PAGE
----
The death toll from a new global virus threat rose to at least nine as experts from around the world gathered Wednesday in Switzerland to determine how to best manage the outbreak.
The World Health Organization’s emergency committee, meeting in Geneva, will determine whether the outbreak constitutes a public health emergency of international concern, or a PHEIC. The panel has made similar declarations for outbreaks of SARS, MERS, Ebola, Zika and swine flu.
Declaring a PHEIC gives the WHO director-general, Tedros Adhanom Ghebreyesus, powers to issue recommendations to countries to combat the new virus, although WHO has no enforcement power.
The U.S. representative at the meeting is Martin Cetron, who heads the division of Global Migration and Quarantine at the Centers for Disease Control and Prevention. The first U.S. case, reported Tuesday, involves a resident in his 30s who first displayed symptoms Sunday. He was listed in good condition at Providence Regional Medical Center in Snohomish County north of Seattle.
“Our first priority remains public safety,” said Washington State Secretary of Health John Wiesman. “We believe the risk to the public is low. And as this situation evolves, we will continue to communicate with the CDC, Snohomish County and the public.”
China has identified 440 cases and nine deaths, mostly in central Hubei province. But the virus has spread to other parts of China, and cases have also been confirmed in Thailand, South Korea, Japan and Taiwan.
Coronaviruses are a large family of viruses that cause illness ranging from the common cold to more severe infections such as pneumonia, Middle East respiratory syndrome (known as MERS), and severe acute respiratory syndrome (SARS). Common signs of infection include fever, cough, shortness of breath and breathing difficulties. In more severe cases, infection can cause pneumonia, kidney failure or death.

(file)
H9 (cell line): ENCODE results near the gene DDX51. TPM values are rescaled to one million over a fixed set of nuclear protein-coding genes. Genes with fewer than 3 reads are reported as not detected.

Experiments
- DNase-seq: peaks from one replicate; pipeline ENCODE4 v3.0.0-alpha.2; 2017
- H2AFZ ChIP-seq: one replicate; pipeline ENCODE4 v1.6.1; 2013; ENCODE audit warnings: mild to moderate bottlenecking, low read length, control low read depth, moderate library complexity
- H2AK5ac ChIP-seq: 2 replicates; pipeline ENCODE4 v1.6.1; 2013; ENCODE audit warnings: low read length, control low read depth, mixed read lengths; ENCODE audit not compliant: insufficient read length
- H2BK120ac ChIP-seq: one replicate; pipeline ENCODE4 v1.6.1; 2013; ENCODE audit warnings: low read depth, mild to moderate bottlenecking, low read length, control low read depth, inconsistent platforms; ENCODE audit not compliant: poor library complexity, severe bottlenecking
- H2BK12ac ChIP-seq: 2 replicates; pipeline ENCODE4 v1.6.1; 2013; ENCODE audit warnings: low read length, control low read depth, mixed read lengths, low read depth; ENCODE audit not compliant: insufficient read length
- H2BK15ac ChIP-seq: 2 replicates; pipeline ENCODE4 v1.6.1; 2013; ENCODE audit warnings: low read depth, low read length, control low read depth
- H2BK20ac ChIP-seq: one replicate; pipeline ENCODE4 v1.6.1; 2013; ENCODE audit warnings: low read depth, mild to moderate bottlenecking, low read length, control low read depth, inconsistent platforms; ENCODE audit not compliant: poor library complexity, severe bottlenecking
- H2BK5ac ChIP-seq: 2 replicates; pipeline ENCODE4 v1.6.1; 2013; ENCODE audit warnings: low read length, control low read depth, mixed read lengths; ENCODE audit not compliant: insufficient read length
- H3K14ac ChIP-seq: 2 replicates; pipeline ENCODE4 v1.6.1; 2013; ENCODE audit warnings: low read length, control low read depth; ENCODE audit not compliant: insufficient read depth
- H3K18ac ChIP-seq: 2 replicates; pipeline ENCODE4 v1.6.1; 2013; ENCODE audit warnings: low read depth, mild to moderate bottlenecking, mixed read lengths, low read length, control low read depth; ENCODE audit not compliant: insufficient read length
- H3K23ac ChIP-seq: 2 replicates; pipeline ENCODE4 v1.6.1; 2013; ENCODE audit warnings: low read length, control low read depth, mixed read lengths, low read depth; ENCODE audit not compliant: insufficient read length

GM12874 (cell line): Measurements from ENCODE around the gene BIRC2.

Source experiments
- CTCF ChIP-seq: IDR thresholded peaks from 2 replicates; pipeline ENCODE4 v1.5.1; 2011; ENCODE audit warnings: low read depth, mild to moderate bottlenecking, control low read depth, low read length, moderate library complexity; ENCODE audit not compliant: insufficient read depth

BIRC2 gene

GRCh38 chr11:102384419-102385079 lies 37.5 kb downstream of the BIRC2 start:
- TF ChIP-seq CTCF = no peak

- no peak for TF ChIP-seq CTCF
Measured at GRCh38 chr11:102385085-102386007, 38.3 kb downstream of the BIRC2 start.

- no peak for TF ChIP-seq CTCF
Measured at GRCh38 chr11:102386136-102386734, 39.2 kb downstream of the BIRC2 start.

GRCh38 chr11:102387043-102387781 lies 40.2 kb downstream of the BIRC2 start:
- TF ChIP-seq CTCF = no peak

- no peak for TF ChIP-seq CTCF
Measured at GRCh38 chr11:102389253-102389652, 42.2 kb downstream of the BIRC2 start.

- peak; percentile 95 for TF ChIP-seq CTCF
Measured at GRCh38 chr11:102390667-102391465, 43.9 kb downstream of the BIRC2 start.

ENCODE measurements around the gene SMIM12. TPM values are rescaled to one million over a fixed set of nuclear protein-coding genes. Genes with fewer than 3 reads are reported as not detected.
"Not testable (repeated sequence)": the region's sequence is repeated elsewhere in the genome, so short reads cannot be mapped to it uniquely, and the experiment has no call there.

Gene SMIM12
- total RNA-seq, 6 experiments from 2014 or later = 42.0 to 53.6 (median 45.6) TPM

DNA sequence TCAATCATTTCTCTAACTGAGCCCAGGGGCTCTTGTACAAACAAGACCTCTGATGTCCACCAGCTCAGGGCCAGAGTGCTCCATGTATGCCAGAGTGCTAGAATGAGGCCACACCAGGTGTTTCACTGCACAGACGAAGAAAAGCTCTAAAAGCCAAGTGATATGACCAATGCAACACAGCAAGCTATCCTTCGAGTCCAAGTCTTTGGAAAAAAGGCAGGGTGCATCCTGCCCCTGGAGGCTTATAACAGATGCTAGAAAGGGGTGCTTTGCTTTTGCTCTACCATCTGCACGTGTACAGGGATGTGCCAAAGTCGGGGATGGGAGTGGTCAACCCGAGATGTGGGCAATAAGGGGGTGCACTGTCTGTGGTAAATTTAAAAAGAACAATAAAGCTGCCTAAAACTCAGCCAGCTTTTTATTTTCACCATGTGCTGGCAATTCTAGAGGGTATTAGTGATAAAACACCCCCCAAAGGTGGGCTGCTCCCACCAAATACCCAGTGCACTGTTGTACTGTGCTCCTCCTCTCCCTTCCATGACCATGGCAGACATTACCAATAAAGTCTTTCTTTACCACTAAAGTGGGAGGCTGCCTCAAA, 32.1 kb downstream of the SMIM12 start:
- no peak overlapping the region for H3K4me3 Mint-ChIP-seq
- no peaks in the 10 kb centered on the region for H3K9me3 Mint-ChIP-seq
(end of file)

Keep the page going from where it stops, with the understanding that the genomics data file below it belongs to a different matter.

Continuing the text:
The CDC, which began enhanced health screenings last week at airports in San Francisco, New York and Los Angeles, said Atlanta and Chicago would be added to the list. All traveling from Wuhan, China – where the outbreak began – to the U.S. are rerouted to these airports.
President Donald Trump told reporters Wednesday his administration has a plan to block any outbreak of the coronavirus, saying the CDC “has been terrific.”
There is no vaccine, although nine studies are examining coronavirus vaccine development. There is no specific treatment for the coronavirus, but recommended measures are similar to those for a cold, such as rest and drinking a lot of fluid.
WHO said basic measures to curb spread of the virus include avoiding close contact with people suffering from acute respiratory infections, frequent hand-washing and avoiding unprotected contact with farm or wild animals.
WHO does not recommend any specific health measures for travelers. In case of symptoms suggestive of acute respiratory illness either during or after travel, the travelers are encouraged to seek medical attention and share their travel history with their health care provider.
Contributing: Grace Hauck
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